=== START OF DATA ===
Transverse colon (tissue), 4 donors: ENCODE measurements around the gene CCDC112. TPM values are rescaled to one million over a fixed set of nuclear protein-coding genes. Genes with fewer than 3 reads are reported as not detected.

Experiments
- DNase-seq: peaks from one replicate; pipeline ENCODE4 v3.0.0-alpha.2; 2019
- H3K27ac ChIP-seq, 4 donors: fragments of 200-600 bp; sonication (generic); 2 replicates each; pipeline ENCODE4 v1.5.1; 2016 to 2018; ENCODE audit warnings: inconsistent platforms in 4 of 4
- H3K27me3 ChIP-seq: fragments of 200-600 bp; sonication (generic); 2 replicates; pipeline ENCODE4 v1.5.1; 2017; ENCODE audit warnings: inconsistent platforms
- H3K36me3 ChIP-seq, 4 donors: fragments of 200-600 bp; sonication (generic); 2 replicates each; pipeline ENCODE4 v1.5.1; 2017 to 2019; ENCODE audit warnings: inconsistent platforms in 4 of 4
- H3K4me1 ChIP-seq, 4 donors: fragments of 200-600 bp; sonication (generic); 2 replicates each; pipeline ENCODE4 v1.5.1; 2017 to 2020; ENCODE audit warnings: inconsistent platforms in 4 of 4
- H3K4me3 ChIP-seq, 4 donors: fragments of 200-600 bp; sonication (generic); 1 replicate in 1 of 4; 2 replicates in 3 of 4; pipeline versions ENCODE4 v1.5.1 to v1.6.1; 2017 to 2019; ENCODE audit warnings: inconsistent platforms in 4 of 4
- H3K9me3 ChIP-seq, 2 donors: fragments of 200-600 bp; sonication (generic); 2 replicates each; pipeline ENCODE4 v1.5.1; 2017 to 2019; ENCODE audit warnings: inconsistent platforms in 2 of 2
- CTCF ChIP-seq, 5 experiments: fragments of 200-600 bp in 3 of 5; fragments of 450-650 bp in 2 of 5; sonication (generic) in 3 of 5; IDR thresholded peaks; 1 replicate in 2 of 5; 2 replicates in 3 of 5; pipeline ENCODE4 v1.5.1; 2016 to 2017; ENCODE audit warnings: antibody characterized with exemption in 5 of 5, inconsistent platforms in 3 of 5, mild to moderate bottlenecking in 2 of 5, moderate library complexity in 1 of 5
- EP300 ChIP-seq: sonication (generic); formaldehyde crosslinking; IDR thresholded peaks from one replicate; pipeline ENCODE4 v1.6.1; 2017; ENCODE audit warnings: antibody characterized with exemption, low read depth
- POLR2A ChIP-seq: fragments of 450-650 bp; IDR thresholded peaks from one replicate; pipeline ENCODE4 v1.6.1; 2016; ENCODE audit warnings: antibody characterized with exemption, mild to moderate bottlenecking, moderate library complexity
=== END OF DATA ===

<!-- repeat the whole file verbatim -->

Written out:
Transverse colon (tissue), 4 donors: ENCODE measurements around the gene CCDC112. TPM values are rescaled to one million over a fixed set of nuclear protein-coding genes. Genes with fewer than 3 reads are reported as not detected.

Experiments
- DNase-seq: peaks from one replicate; pipeline ENCODE4 v3.0.0-alpha.2; 2019
- H3K27ac ChIP-seq, 4 donors: fragments of 200-600 bp; sonication (generic); 2 replicates each; pipeline ENCODE4 v1.5.1; 2016 to 2018; ENCODE audit warnings: inconsistent platforms in 4 of 4
- H3K27me3 ChIP-seq: fragments of 200-600 bp; sonication (generic); 2 replicates; pipeline ENCODE4 v1.5.1; 2017; ENCODE audit warnings: inconsistent platforms
- H3K36me3 ChIP-seq, 4 donors: fragments of 200-600 bp; sonication (generic); 2 replicates each; pipeline ENCODE4 v1.5.1; 2017 to 2019; ENCODE audit warnings: inconsistent platforms in 4 of 4
- H3K4me1 ChIP-seq, 4 donors: fragments of 200-600 bp; sonication (generic); 2 replicates each; pipeline ENCODE4 v1.5.1; 2017 to 2020; ENCODE audit warnings: inconsistent platforms in 4 of 4
- H3K4me3 ChIP-seq, 4 donors: fragments of 200-600 bp; sonication (generic); 1 replicate in 1 of 4; 2 replicates in 3 of 4; pipeline versions ENCODE4 v1.5.1 to v1.6.1; 2017 to 2019; ENCODE audit warnings: inconsistent platforms in 4 of 4
- H3K9me3 ChIP-seq, 2 donors: fragments of 200-600 bp; sonication (generic); 2 replicates each; pipeline ENCODE4 v1.5.1; 2017 to 2019; ENCODE audit warnings: inconsistent platforms in 2 of 2
- CTCF ChIP-seq, 5 experiments: fragments of 200-600 bp in 3 of 5; fragments of 450-650 bp in 2 of 5; sonication (generic) in 3 of 5; IDR thresholded peaks; 1 replicate in 2 of 5; 2 replicates in 3 of 5; pipeline ENCODE4 v1.5.1; 2016 to 2017; ENCODE audit warnings: antibody characterized with exemption in 5 of 5, inconsistent platforms in 3 of 5, mild to moderate bottlenecking in 2 of 5, moderate library complexity in 1 of 5
- EP300 ChIP-seq: sonication (generic); formaldehyde crosslinking; IDR thresholded peaks from one replicate; pipeline ENCODE4 v1.6.1; 2017; ENCODE audit warnings: antibody characterized with exemption, low read depth
- POLR2A ChIP-seq: fragments of 450-650 bp; IDR thresholded peaks from one replicate; pipeline ENCODE4 v1.6.1; 2016; ENCODE audit warnings: antibody characterized with exemption, mild to moderate bottlenecking, moderate library complexity